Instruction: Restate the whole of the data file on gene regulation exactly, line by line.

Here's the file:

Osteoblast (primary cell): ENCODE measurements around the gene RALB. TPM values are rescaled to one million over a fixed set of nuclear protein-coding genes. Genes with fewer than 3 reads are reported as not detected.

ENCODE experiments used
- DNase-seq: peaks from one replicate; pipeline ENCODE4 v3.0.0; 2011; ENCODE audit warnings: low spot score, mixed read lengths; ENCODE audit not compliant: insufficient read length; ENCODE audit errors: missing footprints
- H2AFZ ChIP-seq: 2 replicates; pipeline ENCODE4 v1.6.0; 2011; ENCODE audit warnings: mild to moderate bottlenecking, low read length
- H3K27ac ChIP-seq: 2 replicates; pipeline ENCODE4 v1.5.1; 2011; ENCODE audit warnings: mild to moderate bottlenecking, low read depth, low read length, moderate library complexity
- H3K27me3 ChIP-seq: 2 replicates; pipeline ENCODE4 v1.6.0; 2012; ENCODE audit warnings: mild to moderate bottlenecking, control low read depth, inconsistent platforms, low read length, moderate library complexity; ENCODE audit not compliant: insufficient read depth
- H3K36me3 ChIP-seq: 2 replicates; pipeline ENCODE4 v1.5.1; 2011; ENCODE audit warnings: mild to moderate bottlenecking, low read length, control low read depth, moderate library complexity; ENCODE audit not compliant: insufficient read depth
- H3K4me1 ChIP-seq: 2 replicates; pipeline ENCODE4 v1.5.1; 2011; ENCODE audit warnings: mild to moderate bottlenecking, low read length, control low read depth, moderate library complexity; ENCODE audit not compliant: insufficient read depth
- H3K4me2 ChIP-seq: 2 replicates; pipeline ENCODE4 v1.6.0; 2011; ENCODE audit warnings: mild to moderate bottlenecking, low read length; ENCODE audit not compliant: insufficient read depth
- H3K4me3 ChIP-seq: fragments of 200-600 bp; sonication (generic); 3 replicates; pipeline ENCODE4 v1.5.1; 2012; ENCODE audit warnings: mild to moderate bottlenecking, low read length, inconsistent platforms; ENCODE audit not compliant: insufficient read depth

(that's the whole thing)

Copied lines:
Osteoblast (primary cell): ENCODE measurements around the gene RALB. TPM values are rescaled to one million over a fixed set of nuclear protein-coding genes. Genes with fewer than 3 reads are reported as not detected.

ENCODE experiments used
- DNase-seq: peaks from one replicate; pipeline ENCODE4 v3.0.0; 2011; ENCODE audit warnings: low spot score, mixed read lengths; ENCODE audit not compliant: insufficient read length; ENCODE audit errors: missing footprints
- H2AFZ ChIP-seq: 2 replicates; pipeline ENCODE4 v1.6.0; 2011; ENCODE audit warnings: mild to moderate bottlenecking, low read length
- H3K27ac ChIP-seq: 2 replicates; pipeline ENCODE4 v1.5.1; 2011; ENCODE audit warnings: mild to moderate bottlenecking, low read depth, low read length, moderate library complexity
- H3K27me3 ChIP-seq: 2 replicates; pipeline ENCODE4 v1.6.0; 2012; ENCODE audit warnings: mild to moderate bottlenecking, control low read depth, inconsistent platforms, low read length, moderate library complexity; ENCODE audit not compliant: insufficient read depth
- H3K36me3 ChIP-seq: 2 replicates; pipeline ENCODE4 v1.5.1; 2011; ENCODE audit warnings: mild to moderate bottlenecking, low read length, control low read depth, moderate library complexity; ENCODE audit not compliant: insufficient read depth
- H3K4me1 ChIP-seq: 2 replicates; pipeline ENCODE4 v1.5.1; 2011; ENCODE audit warnings: mild to moderate bottlenecking, low read length, control low read depth, moderate library complexity; ENCODE audit not compliant: insufficient read depth
- H3K4me2 ChIP-seq: 2 replicates; pipeline ENCODE4 v1.6.0; 2011; ENCODE audit warnings: mild to moderate bottlenecking, low read length; ENCODE audit not compliant: insufficient read depth
- H3K4me3 ChIP-seq: fragments of 200-600 bp; sonication (generic); 3 replicates; pipeline ENCODE4 v1.5.1; 2012; ENCODE audit warnings: mild to moderate bottlenecking, low read length, inconsistent platforms; ENCODE audit not compliant: insufficient read depth